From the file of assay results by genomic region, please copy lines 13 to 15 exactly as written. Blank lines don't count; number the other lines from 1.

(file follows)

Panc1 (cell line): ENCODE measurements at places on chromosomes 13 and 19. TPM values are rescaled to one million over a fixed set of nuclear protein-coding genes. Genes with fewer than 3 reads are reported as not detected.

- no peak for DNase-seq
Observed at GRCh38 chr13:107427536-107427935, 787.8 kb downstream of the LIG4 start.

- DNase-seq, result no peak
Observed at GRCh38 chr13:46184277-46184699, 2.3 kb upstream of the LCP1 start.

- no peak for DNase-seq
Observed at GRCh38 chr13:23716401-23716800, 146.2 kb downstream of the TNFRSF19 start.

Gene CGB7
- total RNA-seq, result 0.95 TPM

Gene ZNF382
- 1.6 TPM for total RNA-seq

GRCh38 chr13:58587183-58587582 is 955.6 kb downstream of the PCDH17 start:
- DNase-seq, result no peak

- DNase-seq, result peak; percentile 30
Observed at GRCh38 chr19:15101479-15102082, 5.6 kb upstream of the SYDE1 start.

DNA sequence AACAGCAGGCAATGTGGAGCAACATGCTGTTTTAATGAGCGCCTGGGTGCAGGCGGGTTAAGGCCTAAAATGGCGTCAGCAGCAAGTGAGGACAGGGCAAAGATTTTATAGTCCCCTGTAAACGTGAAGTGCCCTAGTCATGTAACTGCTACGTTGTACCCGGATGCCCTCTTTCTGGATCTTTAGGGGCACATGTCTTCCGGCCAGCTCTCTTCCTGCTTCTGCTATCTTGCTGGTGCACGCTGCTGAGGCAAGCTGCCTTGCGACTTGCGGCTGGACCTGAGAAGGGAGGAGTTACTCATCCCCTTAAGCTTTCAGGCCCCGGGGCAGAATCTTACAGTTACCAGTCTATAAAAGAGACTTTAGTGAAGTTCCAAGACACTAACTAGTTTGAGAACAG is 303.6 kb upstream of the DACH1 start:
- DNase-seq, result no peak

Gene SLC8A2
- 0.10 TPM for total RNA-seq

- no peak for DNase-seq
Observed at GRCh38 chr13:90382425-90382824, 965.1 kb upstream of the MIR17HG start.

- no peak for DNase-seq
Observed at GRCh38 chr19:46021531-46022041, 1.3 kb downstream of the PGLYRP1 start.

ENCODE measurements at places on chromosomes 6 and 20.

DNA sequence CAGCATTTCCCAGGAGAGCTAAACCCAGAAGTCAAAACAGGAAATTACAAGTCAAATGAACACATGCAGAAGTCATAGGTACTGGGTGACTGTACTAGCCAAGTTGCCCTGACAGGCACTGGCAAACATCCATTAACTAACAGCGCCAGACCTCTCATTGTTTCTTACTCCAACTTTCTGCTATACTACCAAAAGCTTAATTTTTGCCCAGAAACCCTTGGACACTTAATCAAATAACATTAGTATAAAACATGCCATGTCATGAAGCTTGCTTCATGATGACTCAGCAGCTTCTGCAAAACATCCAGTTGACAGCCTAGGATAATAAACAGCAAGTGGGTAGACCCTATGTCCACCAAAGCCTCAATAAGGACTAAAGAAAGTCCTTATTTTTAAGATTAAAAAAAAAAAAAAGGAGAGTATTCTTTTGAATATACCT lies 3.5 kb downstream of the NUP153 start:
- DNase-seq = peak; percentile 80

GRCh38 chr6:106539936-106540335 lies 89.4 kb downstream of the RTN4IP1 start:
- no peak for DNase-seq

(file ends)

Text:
- DNase-seq, result no peak

- DNase-seq, result peak; percentile 30
Observed at GRCh38 chr19:15101479-15102082, 5.6 kb upstream of the SYDE1 start.